This is my third adventure with Gabriel Garcia Marquez. I read “Love in the the Time of Cholera” and really enjoyed it, but read “One Hundred Years of Solitude” and by the end of it felt as if I myself had lived through one hundred years of solitude: it was a chore. Thus, for me, “Of Love and Other Demons” would serve as the tiebreaker. The novel begins with a short introduction by Marquez about his inspiration for this novel, coming across the remains of a girl while on journalistic assignment to the emptying of a convents crypts.
“And so the first thing I saw when I entered the temple was a long line of stacked bones, heated by the savage October sun outing in through the holes in these roof and with no more identity than a name scrawled in pencil on a piece of paper.”
A little research has shown that the story Marquez tells before the start of the novel may be just that, a story, but it doesn’t make the novel any less intriguing. Sierra Maria is the neglected daughter of the Marquis of a noble family in decline. Ignored by both her selfish and boorish parents she is raised by the slaves and left to roam the grounds, and tell lies. After being bit by a dog, she is feared to be rabid and watched carefully. Unrelenting in their fear of disgracing their family name, the Marquis and his wife subject her to all manners of “healing” but her father feels that banishing her to a convent is the only way to save her life, or at least their family name.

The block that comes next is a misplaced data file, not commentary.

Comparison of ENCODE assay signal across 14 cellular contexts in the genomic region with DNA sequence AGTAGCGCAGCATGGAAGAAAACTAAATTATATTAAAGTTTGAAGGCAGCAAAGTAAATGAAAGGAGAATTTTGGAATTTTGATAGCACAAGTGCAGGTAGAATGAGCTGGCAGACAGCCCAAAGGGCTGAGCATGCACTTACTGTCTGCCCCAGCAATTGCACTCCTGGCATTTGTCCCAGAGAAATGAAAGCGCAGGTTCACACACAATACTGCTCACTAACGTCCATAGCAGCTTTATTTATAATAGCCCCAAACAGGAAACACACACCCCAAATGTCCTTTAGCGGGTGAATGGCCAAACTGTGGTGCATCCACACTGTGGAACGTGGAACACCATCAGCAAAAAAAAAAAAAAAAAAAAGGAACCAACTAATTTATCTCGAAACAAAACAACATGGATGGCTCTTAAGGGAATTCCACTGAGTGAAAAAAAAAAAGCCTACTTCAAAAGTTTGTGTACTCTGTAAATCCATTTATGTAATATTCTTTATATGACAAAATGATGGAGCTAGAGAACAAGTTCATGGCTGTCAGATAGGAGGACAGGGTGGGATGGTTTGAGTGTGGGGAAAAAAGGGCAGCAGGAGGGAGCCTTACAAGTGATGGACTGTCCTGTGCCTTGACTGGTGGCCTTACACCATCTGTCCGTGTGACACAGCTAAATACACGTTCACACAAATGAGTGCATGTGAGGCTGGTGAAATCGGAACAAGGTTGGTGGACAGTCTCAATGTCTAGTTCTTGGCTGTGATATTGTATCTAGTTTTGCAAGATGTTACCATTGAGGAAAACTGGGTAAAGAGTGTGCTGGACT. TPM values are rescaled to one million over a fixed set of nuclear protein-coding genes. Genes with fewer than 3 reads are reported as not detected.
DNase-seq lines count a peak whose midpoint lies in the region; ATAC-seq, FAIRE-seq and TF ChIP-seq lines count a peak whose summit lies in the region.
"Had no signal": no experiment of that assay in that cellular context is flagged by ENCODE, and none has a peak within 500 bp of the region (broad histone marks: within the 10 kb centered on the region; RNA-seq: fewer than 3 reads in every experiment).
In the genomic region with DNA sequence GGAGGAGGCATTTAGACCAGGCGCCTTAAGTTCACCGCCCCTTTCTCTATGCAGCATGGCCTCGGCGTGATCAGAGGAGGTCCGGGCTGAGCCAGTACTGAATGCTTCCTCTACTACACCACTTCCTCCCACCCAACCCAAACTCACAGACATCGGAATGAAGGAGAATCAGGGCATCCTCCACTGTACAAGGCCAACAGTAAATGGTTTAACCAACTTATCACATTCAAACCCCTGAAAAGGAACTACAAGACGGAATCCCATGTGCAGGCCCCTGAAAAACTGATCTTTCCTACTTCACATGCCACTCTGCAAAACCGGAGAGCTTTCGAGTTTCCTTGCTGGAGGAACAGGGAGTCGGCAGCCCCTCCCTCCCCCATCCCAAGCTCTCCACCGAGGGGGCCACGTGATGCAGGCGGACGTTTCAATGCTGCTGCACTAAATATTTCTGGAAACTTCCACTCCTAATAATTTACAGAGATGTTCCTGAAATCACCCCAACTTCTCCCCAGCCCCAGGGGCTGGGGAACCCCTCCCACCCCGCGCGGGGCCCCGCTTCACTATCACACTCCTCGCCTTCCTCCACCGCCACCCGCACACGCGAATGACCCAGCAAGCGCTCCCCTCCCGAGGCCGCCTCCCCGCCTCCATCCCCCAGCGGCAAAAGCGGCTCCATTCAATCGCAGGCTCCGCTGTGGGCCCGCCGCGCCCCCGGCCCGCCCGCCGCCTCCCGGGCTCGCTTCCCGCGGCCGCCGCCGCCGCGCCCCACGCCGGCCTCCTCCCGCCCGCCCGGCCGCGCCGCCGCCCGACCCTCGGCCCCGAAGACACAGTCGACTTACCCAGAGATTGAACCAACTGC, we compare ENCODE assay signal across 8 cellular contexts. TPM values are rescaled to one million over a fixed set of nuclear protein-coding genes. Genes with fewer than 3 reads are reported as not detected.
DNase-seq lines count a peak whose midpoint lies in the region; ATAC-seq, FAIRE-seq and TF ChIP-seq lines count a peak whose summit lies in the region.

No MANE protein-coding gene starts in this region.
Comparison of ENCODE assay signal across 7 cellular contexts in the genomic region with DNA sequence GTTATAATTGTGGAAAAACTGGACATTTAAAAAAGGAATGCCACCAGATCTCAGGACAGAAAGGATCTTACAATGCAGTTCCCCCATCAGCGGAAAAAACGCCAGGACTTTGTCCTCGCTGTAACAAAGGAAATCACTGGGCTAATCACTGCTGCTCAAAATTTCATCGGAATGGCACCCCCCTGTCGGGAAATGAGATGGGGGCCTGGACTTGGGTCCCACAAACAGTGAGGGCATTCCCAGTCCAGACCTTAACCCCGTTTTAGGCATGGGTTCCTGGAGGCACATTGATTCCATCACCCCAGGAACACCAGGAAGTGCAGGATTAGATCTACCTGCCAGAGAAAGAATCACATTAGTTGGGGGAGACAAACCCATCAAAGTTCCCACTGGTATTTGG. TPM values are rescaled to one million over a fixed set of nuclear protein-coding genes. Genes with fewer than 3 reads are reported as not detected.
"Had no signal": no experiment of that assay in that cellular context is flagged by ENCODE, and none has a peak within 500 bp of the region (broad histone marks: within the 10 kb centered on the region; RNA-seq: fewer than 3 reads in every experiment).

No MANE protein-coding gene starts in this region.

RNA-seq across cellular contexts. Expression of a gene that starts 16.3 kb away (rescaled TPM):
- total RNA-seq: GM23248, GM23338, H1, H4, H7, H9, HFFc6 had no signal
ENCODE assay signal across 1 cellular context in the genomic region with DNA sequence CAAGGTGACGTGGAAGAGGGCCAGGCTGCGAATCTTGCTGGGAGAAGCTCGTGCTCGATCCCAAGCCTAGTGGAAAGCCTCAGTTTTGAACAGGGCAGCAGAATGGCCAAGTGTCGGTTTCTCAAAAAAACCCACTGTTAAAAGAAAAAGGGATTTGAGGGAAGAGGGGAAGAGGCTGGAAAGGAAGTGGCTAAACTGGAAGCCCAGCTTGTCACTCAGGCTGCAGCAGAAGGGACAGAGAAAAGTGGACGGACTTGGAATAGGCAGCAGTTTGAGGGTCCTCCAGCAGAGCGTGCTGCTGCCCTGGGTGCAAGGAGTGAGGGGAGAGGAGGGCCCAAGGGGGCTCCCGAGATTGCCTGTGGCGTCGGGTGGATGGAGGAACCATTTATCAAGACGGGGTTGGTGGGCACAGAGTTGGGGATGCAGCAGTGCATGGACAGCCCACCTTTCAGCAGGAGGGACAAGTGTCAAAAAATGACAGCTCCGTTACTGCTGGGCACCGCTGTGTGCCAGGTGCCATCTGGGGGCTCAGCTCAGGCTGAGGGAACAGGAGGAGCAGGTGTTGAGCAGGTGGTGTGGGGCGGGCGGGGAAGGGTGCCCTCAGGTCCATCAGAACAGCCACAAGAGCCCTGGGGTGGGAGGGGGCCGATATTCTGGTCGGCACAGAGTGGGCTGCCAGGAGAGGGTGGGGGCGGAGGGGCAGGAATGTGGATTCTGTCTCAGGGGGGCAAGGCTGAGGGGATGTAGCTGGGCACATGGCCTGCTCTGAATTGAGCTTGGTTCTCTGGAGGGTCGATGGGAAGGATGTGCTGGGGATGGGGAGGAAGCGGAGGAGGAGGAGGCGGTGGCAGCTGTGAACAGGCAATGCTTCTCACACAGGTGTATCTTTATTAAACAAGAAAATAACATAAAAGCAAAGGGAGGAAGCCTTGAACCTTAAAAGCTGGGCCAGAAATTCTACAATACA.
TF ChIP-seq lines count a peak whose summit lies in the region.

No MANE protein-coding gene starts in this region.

Sierra Maria’s antics become the fodder for gossip and the nuns decide that she is possessed, and lock her away. Sent by the bishop, Father Cayetano Delaura is tasked with her impending exorcism, but finds Maria intoxicating and questions whether she is truly possessed.
“Delaura was aware of his own awkwardness with women. To him they seemed endowed with an untransferable use of reason that allowed then to navigate without difficulty among higher hazards of reason.”
Although a short novel, Marquez is able to cram an inordinate amount of detail and development with only a few pages. His novels are richly detailed, and ornate in language. I’m no vocabulary slouch, but I keep my dictionary app on hand when tackling his I writings. It is a rich tale, but my problem is that I get a little lost in the language. It is obviously a well-written story, and I recognize his talent and significand, but I think Marquez just isn’t my literary taste.